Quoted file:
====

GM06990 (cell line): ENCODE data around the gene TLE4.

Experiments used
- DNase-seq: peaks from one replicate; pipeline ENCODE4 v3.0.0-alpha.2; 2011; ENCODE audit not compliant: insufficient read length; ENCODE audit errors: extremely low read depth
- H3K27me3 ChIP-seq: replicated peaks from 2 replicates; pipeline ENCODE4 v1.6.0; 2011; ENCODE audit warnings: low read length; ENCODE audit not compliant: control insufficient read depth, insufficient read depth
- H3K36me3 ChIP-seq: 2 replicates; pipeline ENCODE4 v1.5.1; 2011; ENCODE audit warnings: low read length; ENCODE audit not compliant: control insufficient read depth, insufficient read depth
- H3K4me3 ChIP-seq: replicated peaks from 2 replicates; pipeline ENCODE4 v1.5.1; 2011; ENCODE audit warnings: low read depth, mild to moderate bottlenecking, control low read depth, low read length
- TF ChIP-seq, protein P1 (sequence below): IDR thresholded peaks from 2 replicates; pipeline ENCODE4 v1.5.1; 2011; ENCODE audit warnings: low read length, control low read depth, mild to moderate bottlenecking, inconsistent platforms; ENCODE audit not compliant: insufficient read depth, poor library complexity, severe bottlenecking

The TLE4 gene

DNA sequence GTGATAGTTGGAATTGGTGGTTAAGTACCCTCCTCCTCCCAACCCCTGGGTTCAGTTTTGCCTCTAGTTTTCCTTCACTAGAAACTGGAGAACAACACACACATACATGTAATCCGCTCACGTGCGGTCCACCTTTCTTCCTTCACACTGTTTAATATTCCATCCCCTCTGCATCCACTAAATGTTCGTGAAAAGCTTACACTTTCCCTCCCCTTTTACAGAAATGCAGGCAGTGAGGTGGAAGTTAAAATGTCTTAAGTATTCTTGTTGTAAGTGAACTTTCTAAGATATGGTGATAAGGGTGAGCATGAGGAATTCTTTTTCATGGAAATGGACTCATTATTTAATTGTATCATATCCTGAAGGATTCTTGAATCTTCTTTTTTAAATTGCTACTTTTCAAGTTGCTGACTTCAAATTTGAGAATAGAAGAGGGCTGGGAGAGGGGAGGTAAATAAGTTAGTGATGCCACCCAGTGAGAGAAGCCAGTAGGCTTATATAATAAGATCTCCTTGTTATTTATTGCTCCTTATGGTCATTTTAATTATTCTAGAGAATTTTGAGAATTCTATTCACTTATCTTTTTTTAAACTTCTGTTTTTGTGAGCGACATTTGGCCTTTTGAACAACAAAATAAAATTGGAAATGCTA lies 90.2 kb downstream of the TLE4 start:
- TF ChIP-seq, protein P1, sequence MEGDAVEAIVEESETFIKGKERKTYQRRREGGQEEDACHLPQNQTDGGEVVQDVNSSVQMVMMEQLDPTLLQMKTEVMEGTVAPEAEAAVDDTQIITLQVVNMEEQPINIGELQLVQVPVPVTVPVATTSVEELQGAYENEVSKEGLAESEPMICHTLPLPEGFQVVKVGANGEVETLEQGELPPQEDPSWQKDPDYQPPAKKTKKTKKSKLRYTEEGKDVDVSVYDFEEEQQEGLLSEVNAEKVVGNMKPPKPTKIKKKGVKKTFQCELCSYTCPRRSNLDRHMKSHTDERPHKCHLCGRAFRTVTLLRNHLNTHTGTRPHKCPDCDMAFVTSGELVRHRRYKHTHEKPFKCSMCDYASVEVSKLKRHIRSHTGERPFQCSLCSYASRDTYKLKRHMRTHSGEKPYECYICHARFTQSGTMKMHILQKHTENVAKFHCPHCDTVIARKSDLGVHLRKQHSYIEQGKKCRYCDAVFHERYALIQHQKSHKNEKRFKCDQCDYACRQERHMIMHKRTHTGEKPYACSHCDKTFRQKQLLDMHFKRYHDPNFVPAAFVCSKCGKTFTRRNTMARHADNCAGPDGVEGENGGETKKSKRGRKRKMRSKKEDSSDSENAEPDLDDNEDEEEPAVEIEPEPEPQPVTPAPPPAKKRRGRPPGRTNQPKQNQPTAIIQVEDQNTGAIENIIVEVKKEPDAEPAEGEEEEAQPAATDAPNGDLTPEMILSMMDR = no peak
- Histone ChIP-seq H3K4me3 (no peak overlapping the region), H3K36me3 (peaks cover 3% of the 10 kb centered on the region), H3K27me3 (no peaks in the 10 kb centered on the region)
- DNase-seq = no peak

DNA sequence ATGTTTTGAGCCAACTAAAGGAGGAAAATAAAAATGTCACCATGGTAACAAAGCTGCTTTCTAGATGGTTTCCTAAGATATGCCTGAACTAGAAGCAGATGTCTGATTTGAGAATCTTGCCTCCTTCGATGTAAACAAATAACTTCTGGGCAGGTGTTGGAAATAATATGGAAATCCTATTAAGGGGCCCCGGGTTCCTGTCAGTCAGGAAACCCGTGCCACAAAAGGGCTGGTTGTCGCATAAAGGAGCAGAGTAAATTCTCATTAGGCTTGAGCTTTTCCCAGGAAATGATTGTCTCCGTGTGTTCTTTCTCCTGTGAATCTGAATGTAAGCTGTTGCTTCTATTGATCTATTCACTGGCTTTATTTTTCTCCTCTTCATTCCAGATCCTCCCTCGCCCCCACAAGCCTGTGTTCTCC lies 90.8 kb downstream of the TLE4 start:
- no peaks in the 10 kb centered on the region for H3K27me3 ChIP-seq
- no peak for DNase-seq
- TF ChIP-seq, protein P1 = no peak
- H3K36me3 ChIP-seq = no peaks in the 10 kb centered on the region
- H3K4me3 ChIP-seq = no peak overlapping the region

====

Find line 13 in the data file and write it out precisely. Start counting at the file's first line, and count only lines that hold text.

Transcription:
DNA sequence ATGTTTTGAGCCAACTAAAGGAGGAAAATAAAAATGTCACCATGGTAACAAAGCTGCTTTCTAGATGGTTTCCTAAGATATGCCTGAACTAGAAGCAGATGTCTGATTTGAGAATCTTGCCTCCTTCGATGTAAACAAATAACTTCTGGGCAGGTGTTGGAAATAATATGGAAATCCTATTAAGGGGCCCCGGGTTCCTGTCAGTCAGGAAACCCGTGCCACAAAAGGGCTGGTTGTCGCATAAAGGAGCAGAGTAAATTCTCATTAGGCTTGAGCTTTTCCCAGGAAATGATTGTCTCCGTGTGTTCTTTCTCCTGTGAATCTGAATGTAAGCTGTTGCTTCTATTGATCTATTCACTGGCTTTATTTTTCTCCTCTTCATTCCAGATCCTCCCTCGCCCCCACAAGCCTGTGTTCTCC lies 90.8 kb downstream of the TLE4 start: